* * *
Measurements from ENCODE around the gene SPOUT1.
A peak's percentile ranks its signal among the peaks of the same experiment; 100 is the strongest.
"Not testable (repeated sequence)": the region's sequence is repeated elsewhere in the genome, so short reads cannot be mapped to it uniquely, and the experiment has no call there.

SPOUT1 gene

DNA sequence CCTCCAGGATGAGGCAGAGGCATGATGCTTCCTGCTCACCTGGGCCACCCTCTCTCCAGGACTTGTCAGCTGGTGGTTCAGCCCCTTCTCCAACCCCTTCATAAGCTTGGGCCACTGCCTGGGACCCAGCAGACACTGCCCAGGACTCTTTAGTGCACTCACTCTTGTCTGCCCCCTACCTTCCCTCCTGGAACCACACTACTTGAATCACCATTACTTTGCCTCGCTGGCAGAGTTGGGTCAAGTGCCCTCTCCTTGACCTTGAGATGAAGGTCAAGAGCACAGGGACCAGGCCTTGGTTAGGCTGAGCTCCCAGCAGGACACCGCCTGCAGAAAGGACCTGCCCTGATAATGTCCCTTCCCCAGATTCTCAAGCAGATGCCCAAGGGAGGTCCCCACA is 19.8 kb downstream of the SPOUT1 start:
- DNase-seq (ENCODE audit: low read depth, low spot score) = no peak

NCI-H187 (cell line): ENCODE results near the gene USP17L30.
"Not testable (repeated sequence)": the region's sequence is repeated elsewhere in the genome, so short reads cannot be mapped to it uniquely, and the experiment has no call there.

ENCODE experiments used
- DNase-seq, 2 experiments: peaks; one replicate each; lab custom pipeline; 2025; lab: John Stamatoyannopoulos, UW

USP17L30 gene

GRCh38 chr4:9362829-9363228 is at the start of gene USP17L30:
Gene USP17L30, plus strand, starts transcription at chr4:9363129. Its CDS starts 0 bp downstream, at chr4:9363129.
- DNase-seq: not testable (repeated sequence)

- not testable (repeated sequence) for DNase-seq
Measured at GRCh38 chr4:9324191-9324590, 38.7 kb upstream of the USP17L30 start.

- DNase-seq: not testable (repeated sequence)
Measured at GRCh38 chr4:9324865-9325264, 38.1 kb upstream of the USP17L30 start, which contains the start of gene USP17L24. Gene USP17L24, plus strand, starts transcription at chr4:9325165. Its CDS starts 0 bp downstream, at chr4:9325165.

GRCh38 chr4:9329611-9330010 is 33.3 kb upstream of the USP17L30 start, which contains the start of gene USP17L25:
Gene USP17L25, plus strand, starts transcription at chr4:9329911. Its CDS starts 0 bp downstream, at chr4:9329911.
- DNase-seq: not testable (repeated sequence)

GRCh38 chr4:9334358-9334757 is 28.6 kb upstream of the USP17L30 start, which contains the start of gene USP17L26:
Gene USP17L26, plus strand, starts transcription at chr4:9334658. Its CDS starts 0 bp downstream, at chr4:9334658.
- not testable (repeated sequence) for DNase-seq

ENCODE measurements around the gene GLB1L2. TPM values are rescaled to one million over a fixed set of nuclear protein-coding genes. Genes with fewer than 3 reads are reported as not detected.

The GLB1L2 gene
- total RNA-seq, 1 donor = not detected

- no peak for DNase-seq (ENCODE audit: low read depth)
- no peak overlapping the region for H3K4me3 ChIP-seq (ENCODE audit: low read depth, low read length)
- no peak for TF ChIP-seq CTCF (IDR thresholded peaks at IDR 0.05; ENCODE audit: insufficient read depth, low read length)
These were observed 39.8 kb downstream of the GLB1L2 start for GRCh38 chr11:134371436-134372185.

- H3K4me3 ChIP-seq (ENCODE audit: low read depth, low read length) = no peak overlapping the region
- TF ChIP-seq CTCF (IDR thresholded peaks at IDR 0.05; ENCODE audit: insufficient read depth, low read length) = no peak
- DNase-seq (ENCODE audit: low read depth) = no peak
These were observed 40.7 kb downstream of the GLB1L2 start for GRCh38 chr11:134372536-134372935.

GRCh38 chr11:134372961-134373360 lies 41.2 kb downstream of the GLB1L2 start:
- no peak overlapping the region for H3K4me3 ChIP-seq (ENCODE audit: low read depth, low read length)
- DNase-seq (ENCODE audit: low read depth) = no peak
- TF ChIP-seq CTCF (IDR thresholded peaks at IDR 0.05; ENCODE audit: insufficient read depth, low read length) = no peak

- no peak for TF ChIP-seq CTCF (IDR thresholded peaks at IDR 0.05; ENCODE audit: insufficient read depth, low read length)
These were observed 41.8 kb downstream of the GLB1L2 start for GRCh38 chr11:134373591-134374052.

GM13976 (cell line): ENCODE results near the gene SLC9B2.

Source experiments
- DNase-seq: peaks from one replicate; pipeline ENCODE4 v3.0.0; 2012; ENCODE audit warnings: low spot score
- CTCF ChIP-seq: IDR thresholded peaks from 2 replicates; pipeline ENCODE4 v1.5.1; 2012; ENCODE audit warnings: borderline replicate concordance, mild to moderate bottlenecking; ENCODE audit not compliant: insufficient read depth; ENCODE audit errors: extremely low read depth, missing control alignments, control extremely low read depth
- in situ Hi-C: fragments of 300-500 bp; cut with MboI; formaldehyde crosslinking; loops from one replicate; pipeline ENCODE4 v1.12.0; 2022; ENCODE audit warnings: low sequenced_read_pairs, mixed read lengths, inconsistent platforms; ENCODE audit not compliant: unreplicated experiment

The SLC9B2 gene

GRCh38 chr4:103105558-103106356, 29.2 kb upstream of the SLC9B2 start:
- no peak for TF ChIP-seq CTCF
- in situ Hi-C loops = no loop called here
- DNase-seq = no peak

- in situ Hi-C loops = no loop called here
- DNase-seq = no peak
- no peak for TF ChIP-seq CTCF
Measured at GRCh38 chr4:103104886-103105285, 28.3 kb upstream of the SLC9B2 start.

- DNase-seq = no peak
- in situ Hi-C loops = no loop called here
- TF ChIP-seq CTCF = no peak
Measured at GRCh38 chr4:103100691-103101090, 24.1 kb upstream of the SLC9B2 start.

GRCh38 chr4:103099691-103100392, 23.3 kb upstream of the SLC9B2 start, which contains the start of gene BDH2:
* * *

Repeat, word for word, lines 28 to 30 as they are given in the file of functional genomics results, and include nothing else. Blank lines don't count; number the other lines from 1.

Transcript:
- no peak for DNase-seq (ENCODE audit: low read depth)
- no peak overlapping the region for H3K4me3 ChIP-seq (ENCODE audit: low read depth, low read length)
- no peak for TF ChIP-seq CTCF (IDR thresholded peaks at IDR 0.05; ENCODE audit: insufficient read depth, low read length)